27 March 2012

Mr & Mrs Smith (1941)

Directed by: Alfred Hitchcock
S0tarring: Harold Montgomery, Carole Lombard, Gene Raymond
Earlier, I reviewed one of Alfred Hitchcock's under-rated movies; today, I got my hands on the only full-length comedy he ever directed. (The Trouble with Harry is a dark comedy, unlike this one.) It's a riot simply because one cannot imagine Hitchcock directing anything other than a dignified comedy - subtle, elegant, and restrained - but trust the man who always did the unexpected to bring a screwball comedy to life. 

Unlike A Separation, this film takes a none-too-serious look at a couple who have to separate because of a technicality, and whose egos come in the way of their reconciliation.

David (Harold Montgomery) and Anne Smith (Carole Lombard) née Krausheimer have been married for three years; they are madly in love with each other, though David is exasperated by the 'rules' that Anne deems necessary for a great marriage. One of those 'rules' keeps David hostage at home for three days, because 'neither is allowed to leave their bedroom after a fight' until the fight is made up. 
We learn, post-fight, that the longest they have remained holed up in their bedroom is eight days. Apart from a three-day session earlier, and two six-day sessions. (Everyone, from their household staff to David's partner takes this in their stride.) We learn that Anne had 'forgiven' David for an indiscretion he had committed when he was 20, long before he had even met her. The couple also have another 'rule', one that David, at least, is discomposed by: the monthly question and answer session, which has to be answered 'truthfully' - so the marriage can remain 'fresh' and they can respect each other (according to Anne). And so the question is asked: "If you could do it all over, would you marry me again?" Poor David opens his mouth and puts his foot into it.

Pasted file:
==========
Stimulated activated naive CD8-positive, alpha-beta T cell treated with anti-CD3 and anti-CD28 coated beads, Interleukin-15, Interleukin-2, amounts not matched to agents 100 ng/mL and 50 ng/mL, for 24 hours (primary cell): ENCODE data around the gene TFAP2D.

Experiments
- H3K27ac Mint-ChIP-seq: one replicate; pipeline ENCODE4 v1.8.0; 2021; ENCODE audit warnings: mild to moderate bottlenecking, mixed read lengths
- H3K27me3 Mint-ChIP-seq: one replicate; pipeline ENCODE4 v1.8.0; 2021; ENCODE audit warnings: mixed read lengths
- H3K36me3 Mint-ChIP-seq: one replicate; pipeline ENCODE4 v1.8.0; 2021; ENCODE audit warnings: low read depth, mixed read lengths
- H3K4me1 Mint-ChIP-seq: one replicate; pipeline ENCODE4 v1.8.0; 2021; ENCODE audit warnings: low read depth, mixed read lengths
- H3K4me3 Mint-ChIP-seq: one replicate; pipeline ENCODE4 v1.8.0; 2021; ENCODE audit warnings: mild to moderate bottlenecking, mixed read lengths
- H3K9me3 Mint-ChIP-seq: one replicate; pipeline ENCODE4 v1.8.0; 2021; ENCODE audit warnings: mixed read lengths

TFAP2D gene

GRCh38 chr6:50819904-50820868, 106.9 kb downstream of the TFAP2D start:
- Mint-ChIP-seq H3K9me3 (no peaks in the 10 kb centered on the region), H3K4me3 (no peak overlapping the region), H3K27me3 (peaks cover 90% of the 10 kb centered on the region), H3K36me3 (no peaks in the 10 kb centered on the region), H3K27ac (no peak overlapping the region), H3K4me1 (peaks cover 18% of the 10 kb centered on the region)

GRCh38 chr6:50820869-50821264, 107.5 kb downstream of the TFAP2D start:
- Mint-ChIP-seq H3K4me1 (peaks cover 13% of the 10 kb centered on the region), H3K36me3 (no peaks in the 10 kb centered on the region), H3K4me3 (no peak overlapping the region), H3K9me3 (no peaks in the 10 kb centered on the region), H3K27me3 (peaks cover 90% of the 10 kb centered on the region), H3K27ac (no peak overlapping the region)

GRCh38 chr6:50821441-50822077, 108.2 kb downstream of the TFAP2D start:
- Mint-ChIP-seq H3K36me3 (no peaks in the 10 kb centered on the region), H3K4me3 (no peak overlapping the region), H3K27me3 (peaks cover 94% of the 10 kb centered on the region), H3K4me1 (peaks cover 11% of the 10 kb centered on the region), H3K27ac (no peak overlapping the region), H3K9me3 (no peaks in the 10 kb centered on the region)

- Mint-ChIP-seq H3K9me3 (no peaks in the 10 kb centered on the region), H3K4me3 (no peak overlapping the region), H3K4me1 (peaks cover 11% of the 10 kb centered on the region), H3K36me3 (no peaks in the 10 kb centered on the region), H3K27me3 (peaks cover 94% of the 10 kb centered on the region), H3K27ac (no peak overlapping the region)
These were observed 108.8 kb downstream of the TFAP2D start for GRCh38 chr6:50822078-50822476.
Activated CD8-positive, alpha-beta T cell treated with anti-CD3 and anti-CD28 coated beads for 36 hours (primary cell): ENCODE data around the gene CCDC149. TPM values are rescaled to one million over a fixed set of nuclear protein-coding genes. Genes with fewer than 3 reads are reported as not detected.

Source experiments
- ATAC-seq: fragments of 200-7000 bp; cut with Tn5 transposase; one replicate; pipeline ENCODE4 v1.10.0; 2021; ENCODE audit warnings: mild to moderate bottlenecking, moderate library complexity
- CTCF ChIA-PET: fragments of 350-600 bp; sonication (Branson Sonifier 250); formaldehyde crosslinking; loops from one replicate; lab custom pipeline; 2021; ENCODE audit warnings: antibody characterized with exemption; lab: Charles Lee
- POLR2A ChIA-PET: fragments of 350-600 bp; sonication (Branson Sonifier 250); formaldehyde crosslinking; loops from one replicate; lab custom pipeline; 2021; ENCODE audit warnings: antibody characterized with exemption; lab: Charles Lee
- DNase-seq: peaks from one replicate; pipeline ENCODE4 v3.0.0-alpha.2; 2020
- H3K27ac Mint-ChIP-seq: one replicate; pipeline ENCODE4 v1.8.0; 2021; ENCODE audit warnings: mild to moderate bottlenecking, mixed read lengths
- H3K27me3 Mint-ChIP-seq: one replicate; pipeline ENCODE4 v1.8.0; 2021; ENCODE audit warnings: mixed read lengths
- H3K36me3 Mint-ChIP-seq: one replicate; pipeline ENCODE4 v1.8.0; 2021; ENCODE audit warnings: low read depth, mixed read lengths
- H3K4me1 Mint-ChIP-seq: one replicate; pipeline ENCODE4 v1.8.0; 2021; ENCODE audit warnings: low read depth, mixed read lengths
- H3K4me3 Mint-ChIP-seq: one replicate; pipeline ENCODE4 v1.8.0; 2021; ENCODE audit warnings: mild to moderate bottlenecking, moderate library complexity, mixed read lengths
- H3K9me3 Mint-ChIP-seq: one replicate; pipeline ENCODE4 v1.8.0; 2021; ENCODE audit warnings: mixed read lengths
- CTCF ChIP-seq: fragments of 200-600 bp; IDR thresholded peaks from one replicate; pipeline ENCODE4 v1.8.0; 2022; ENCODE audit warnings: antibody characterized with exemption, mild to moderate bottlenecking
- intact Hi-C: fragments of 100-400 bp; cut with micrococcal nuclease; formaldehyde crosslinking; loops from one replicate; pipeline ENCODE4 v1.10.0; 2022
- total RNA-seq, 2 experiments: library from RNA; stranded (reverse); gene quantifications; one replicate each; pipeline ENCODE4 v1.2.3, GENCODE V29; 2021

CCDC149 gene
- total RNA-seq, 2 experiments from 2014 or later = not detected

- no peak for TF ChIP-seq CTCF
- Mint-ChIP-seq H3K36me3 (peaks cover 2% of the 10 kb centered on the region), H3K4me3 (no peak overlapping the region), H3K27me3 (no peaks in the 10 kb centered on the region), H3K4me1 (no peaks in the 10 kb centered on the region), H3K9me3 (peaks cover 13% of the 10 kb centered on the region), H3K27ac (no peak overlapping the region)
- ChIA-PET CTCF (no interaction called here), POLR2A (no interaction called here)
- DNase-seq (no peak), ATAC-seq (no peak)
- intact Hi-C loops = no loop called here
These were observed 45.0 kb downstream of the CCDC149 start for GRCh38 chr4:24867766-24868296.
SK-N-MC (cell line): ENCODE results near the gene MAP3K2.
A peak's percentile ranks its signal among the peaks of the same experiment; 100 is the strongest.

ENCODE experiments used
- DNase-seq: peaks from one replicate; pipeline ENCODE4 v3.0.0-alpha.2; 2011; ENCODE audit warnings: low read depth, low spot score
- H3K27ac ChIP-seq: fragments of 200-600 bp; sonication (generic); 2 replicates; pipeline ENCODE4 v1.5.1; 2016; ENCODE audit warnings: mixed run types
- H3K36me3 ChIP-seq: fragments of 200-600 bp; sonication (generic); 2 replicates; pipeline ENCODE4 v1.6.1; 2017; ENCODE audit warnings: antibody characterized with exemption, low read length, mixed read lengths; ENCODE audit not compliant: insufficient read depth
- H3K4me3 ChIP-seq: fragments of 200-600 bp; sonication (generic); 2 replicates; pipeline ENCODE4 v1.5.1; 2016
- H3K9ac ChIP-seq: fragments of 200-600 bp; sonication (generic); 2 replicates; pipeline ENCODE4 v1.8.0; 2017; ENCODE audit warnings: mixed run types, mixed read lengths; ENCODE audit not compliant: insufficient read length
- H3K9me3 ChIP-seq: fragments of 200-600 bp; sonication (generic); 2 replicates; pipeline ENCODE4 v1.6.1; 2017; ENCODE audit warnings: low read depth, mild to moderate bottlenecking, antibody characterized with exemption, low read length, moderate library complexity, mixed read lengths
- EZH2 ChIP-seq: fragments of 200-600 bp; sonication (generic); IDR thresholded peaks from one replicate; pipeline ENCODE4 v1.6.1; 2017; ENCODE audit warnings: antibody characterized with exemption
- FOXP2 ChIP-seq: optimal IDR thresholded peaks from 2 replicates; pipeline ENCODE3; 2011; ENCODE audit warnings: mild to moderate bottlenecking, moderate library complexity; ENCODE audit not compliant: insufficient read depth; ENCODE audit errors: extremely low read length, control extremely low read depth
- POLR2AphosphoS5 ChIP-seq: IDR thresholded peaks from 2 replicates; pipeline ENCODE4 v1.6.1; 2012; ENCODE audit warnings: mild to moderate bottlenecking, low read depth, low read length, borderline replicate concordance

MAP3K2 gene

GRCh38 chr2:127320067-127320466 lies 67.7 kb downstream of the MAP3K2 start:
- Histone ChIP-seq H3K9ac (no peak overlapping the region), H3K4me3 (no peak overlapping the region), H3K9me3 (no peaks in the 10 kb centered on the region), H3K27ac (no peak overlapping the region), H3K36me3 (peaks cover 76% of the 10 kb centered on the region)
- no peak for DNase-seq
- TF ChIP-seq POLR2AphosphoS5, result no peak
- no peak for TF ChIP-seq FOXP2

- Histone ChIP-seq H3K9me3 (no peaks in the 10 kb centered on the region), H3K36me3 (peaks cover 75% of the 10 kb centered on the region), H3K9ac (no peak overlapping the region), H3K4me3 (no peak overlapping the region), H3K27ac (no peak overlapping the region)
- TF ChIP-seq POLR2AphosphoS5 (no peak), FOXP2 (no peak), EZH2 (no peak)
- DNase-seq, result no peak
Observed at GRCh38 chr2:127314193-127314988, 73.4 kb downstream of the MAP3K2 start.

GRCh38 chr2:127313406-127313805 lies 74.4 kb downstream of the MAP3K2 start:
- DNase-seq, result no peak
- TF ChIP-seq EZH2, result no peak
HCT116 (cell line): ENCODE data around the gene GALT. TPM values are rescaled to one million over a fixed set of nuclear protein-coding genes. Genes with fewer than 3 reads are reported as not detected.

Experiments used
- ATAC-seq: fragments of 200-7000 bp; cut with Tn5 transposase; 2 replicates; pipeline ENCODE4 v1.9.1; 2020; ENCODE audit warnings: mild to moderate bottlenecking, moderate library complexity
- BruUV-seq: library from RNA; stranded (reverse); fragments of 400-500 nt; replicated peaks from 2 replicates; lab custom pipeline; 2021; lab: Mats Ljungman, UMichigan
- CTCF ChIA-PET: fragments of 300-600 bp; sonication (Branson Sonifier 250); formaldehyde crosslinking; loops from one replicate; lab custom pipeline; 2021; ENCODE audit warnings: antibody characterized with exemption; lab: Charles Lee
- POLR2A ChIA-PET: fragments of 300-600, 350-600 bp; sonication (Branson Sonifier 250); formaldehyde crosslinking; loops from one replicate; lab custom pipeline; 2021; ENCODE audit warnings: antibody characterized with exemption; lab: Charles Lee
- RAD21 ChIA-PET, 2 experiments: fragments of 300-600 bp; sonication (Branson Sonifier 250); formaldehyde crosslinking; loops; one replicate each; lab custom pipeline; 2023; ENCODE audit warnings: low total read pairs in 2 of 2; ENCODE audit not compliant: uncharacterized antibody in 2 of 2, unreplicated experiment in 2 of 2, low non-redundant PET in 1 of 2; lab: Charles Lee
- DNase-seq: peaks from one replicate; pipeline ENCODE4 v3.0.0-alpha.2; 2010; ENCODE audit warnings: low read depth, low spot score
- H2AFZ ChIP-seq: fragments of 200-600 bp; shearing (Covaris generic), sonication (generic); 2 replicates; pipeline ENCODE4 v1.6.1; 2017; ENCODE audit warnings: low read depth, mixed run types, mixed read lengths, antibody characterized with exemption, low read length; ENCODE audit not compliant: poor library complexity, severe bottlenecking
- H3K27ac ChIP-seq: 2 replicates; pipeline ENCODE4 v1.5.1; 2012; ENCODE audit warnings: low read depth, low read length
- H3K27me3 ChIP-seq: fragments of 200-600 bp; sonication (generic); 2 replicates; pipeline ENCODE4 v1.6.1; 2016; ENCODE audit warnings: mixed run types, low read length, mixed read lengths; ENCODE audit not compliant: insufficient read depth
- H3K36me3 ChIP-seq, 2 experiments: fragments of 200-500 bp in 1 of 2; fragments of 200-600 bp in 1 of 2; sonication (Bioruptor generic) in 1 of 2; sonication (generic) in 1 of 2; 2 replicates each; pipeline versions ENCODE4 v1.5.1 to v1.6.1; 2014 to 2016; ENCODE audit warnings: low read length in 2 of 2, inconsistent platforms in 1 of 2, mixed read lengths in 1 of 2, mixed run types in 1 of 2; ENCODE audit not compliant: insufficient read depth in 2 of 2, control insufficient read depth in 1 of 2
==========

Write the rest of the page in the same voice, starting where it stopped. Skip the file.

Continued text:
As he walks into office, he is greeted by the news that a man is waiting to see him, and will not disclose his business as it is private. David waves him in; the visitor, one Mr Deever (Charles Halton) is not very quick to come to the point. Deever is a town clerk from Beecham County and is here on business. He waffles on about town jurisdictions and legalities, while David is busy looking through all the files that have piled up on his desk during his forced three-day absence. However, he is soon forced to pay attention - the ambiguous jurisdiction means that his wedding to Anne is not legal!
While leaving, Deever notices Anne's portrait and recognises her as their erstwhile neighbour and his sister's friend. So when he finds himself on East 72nd Street, he impulsively decides to drop in and meet Anne. She is with her mother, and they are both delighted to see him.
Until he informs them about the reason for his travelling to New York. Mrs Krausheimer is agitated; what if David decides not to marry her darling daughter? Anne is sure that he will step up to do the right thing, a not-unreasonable view considering David calls her to tell her that he's taking her out to dinner to the very place where they had their first date. Only, the evening doesn't go as planned. She tries to fit into the same suit she wore when he had proposed to her only to discover it doesn't quite fit. "I can't understand anything hanging in the closet shrinking so much," she says.
Anyway, a judicious placement of safety pins takes care of that problem, provided she remembers not to breathe.
Mamma Lucy's is no longer the way they remembered it; it has changed hands, and the neighbourhood is in the dumps. Instead of a lovely, romantic dinner that they had planned to have, they share their table (kept outside by the owner once he's established they are going to order a 65c dinner and not a 45c one) with a cat, who refuses to even taste the soup, leaving David to wonder if it is safe for him to eat either.
Much to Anne's dismay, David does not tell her of Deever's visit to his office, or that their marriage being invalid, he is taking steps to ensure they are married again. She cannot rid herself of the suspicion that he wants his freedom, and wounded, is quick to hide herself behind a mask of indifference. That lasts until they get home and he brings in a bottle of champagne. 
Soon, there is a broken bottle of champagne, and David's clothes (and he) are outside the front door.